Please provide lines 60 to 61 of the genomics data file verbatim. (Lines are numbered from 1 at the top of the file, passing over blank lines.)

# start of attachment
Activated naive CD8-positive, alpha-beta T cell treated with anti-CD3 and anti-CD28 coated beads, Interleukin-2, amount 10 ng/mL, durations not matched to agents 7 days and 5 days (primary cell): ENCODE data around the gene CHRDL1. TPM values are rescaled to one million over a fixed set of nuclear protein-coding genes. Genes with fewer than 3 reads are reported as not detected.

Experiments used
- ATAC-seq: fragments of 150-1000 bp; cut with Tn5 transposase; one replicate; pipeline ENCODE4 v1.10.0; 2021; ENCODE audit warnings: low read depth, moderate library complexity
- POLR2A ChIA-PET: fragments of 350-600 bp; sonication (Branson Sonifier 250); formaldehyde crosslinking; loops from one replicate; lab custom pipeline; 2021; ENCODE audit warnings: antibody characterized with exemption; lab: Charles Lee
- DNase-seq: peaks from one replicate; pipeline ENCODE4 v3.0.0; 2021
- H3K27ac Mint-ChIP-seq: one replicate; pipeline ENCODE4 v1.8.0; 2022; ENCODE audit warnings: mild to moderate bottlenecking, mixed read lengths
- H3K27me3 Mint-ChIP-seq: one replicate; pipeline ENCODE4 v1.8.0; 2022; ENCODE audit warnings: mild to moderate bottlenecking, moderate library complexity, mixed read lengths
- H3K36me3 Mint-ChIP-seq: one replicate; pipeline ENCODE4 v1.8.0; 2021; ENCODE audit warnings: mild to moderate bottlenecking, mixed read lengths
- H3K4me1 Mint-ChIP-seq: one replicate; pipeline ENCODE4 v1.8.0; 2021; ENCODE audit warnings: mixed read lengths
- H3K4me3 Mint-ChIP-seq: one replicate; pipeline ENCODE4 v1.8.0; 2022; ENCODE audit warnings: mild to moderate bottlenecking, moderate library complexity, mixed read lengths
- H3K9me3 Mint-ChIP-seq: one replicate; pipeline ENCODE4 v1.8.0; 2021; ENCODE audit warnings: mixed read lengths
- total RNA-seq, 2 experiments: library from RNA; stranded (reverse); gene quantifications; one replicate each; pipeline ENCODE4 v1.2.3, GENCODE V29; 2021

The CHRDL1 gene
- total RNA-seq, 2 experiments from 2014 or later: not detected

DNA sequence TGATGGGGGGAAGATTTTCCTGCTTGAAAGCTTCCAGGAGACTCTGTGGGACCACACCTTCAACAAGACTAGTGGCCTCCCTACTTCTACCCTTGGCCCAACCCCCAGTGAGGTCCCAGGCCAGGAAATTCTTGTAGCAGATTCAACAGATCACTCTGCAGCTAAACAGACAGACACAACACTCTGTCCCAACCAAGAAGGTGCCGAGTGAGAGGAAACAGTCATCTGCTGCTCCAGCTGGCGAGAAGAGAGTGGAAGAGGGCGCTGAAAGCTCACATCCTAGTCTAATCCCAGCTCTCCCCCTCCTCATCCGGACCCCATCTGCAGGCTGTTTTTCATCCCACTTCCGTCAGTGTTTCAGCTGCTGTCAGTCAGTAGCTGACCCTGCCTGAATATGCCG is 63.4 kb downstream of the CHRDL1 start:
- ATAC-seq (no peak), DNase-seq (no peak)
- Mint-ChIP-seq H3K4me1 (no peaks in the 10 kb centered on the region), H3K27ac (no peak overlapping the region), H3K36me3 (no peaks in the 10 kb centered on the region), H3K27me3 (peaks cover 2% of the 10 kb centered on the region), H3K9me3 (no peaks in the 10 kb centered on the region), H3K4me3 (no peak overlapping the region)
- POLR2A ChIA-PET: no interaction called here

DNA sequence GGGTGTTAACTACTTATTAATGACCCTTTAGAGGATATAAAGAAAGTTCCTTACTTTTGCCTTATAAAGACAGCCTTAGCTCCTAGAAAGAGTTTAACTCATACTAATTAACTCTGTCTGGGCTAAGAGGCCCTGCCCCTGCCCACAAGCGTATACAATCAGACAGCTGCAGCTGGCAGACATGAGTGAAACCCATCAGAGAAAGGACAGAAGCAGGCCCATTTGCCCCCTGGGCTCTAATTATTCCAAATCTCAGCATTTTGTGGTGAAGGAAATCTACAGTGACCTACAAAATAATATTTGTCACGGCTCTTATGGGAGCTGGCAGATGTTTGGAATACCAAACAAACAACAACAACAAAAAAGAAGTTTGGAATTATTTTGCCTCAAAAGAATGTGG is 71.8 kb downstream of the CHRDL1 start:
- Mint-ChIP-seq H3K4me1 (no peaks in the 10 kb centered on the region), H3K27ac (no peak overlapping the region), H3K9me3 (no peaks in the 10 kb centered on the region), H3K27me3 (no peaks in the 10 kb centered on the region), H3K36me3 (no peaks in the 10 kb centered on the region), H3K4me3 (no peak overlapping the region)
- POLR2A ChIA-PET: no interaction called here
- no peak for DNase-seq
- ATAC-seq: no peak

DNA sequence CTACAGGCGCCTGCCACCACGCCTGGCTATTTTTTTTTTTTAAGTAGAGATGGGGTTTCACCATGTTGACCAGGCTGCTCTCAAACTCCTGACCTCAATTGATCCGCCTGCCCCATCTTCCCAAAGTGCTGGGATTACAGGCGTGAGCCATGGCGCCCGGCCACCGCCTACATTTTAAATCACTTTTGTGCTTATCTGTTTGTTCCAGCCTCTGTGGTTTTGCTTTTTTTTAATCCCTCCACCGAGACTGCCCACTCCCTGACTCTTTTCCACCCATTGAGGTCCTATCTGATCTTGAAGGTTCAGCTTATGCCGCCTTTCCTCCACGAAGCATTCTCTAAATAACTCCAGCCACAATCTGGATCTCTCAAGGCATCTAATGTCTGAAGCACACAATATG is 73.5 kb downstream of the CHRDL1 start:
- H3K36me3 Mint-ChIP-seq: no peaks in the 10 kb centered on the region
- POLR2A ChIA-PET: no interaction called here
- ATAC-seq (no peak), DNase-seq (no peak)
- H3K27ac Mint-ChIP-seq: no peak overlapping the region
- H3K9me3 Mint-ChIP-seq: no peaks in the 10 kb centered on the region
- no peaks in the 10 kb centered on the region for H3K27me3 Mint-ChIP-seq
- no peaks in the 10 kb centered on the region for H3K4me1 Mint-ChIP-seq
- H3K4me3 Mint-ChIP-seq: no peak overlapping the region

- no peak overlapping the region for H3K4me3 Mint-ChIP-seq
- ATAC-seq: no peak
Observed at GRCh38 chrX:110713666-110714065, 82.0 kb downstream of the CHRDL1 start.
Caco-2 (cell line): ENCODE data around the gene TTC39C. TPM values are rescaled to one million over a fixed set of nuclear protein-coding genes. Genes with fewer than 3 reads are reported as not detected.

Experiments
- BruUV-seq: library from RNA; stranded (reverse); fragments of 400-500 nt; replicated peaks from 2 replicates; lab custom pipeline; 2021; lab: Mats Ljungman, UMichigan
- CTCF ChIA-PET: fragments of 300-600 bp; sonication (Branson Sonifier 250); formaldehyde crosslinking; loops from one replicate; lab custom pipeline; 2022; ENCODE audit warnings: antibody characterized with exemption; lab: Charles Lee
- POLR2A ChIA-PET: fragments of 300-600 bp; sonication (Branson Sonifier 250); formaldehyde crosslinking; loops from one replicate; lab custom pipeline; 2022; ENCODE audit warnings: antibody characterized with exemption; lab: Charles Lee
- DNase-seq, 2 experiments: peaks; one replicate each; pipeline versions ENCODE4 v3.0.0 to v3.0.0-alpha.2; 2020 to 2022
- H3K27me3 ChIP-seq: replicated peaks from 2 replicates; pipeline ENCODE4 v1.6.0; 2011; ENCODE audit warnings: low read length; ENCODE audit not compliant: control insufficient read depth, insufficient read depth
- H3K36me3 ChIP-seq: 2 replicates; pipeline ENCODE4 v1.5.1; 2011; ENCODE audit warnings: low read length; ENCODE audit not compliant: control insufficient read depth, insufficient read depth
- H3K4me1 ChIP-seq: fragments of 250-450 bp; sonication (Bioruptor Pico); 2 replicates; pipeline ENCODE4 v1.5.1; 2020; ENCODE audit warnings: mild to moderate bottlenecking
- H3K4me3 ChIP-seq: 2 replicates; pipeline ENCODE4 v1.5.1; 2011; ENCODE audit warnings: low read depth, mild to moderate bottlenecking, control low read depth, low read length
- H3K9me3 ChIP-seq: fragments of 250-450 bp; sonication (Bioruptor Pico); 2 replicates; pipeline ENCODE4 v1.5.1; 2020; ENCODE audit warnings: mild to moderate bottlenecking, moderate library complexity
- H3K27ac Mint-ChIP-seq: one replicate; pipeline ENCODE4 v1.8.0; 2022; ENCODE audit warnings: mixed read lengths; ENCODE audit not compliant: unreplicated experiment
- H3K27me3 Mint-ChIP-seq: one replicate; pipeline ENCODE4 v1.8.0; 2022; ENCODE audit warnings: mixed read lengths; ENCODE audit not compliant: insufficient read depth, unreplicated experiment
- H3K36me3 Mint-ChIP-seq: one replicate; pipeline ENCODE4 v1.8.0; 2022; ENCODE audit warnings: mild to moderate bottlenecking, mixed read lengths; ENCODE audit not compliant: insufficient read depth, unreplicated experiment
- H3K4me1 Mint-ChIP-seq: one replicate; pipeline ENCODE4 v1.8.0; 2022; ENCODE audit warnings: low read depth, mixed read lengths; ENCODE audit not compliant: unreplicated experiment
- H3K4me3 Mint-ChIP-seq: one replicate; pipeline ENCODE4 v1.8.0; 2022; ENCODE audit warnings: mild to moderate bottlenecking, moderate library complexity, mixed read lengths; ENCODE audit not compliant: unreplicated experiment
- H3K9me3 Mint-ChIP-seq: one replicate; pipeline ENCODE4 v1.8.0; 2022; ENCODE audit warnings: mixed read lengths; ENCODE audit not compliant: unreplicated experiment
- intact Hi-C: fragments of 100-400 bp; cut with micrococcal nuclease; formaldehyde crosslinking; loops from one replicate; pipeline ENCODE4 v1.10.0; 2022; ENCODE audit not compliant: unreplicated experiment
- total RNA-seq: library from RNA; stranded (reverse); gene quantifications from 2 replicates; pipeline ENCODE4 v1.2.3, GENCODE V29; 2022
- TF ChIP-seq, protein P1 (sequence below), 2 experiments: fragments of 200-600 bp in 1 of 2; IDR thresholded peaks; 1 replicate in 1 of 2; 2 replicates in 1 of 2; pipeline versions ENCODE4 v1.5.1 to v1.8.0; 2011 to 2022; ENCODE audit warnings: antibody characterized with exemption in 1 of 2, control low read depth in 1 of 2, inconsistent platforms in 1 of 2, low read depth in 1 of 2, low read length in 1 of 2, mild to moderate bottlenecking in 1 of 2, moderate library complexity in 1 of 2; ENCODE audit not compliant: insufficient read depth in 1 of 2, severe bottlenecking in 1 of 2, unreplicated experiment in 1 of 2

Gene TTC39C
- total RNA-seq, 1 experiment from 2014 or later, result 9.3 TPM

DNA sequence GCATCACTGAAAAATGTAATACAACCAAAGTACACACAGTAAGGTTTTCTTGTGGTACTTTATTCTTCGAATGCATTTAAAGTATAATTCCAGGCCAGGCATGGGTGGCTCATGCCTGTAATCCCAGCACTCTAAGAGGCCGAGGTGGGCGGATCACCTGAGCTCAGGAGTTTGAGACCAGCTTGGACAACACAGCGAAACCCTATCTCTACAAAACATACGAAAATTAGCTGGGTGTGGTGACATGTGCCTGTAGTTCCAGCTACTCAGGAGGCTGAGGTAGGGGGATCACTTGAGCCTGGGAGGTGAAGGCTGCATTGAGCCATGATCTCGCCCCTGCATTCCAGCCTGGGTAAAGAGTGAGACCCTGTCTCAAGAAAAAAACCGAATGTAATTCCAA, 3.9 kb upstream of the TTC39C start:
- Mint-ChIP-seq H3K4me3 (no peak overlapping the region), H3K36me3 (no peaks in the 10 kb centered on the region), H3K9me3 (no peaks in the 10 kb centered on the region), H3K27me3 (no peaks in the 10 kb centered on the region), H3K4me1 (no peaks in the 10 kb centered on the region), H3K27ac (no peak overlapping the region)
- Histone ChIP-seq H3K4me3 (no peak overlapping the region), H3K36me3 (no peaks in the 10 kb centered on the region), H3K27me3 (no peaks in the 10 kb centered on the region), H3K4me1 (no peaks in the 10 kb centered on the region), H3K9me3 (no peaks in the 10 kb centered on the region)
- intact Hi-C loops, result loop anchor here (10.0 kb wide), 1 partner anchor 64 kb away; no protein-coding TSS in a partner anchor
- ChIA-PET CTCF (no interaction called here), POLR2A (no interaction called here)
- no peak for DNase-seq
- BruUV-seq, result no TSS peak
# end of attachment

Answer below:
- Histone ChIP-seq H3K4me3 (no peak overlapping the region), H3K36me3 (no peaks in the 10 kb centered on the region), H3K27me3 (no peaks in the 10 kb centered on the region), H3K4me1 (no peaks in the 10 kb centered on the region), H3K9me3 (no peaks in the 10 kb centered on the region)
- intact Hi-C loops, result loop anchor here (10.0 kb wide), 1 partner anchor 64 kb away; no protein-coding TSS in a partner anchor